Its dull glass eyes seemed to look me over banefully as I passed by, to enter the shop.

The man behind the counter was old François and his helper was his son Louis.  They were both thin and I presumed they had both once been dark haired.  The only way I’d ever known them, François’ pony tail was all white, and there was a distinct bald circle on top of his head.

They looked like perfectly respectable merchants, except for a slight look of … expectancy.  Behind their eyes lurked the sort of alertness that indicated they were looking for something or waiting for something.  People said no one tried to rob Lupin’s twice.  People – and by people I mean broomers – also said that in the basement of the shop there was a powerful hidden incinerator that was used to dispose of more than damaged merchandise.

As a matter of curiosity, I’d often wondered if there was any truth or if these were rumors carefully set about to make sure that no one tried anything funny the first time.  It didn’t matter.  I’d never been willing, or in fact interested in, trying anything new the first time around, and I surely wasn’t about to do it now, with Eris dependent on my staying upright and breathing.  If I died heaven only knew what they’d do to Eris.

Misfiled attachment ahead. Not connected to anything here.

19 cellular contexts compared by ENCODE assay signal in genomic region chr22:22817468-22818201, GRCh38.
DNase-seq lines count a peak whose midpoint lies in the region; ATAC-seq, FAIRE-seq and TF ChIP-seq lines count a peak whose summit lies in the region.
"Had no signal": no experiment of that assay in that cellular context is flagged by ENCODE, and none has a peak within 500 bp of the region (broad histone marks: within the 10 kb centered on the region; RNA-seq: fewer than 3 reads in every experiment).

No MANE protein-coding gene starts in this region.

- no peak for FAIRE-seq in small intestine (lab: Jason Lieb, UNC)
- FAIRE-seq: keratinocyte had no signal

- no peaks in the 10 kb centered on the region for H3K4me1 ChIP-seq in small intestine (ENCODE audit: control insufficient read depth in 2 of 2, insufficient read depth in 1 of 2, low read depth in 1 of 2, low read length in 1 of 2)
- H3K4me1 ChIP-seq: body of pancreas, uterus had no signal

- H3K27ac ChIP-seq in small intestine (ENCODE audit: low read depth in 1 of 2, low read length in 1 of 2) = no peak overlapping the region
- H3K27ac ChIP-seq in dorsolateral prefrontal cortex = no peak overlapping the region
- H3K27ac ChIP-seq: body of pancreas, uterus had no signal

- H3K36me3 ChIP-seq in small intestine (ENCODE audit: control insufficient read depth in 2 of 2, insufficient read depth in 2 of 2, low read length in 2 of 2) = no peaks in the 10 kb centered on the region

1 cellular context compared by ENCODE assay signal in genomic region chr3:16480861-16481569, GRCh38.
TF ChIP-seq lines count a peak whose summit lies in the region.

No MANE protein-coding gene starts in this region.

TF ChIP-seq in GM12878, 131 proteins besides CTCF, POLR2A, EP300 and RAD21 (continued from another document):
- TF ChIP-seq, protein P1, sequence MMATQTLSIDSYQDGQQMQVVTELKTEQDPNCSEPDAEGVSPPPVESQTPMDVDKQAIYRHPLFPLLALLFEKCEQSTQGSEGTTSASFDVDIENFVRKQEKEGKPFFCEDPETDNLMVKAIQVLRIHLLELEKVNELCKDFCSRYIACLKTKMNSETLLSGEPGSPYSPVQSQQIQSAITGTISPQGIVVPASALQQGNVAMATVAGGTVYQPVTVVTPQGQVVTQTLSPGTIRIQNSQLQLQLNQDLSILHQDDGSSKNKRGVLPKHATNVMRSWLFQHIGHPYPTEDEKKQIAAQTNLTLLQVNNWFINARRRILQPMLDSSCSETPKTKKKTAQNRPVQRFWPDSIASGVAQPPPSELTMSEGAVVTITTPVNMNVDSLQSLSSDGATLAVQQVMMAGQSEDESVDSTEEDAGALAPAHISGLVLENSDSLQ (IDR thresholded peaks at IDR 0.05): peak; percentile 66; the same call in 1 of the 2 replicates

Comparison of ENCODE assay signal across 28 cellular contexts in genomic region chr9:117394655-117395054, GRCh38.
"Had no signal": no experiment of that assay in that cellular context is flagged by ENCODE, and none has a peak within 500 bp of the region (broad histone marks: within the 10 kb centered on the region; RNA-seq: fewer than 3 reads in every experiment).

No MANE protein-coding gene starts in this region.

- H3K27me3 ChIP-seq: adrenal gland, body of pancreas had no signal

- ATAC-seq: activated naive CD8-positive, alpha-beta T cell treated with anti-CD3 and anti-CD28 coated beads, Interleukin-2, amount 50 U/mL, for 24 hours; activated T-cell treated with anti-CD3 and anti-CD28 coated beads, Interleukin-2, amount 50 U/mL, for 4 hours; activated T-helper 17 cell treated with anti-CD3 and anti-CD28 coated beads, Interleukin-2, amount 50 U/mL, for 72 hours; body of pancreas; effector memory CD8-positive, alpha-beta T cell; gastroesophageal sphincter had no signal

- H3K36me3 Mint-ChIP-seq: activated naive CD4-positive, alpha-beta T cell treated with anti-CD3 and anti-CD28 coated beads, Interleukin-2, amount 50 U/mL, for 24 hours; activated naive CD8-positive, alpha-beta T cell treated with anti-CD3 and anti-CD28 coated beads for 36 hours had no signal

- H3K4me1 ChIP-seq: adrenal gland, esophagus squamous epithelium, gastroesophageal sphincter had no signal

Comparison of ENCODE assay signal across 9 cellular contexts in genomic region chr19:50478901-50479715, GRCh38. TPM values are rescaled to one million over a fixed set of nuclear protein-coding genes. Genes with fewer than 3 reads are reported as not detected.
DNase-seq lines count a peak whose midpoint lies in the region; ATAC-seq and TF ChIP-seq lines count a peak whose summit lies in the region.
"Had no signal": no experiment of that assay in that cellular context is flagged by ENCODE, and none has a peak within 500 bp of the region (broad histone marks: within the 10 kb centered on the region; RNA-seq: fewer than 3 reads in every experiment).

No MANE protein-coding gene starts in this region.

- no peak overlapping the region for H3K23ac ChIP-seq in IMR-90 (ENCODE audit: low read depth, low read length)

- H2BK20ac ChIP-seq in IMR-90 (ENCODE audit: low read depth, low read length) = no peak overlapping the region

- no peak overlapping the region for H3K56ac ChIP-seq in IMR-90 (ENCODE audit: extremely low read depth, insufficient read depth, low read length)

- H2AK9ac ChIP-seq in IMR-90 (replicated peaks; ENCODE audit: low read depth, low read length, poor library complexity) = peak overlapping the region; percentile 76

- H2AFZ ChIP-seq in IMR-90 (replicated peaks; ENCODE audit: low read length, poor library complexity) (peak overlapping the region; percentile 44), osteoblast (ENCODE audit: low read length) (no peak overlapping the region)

An unexpected, disturbing image, of a stuffed Eris in the shop window, in a miniature broomer suit, holding a burner, made me shudder, and I realized both men were looking at me expectantly and also with a scared expression.  The expectant made sense.  They probably remembered me.  The scared?  Not at all.

I kept my eyes and ears open for any movement behind or to the sides of me, but there was nothing.  The crowded little shop – with brooms hanging from the ceiling, used furniture and books cramming the corners and for whatever reason a batch of white rats in a cage – looked perfectly still, and sounded perfectly still, except for the rats and the men behind the counter.  And trust me, if there had been anyone else there, even just breathing, I’d have heard them when I was listening that intently and that alert.

The last time I’d used the code that told Louis and François that I was a broomer with something illicit to sell, it had been “At the orders of Marat.”

Now in the old days, the password had changed every few months, and I was never absolutely sure how it was changed or how it was passed down.  We just knew it by word of mouth.  Mention in any broomer bar that you were going to visit Lupin’s and someone sooner or later told you the new code.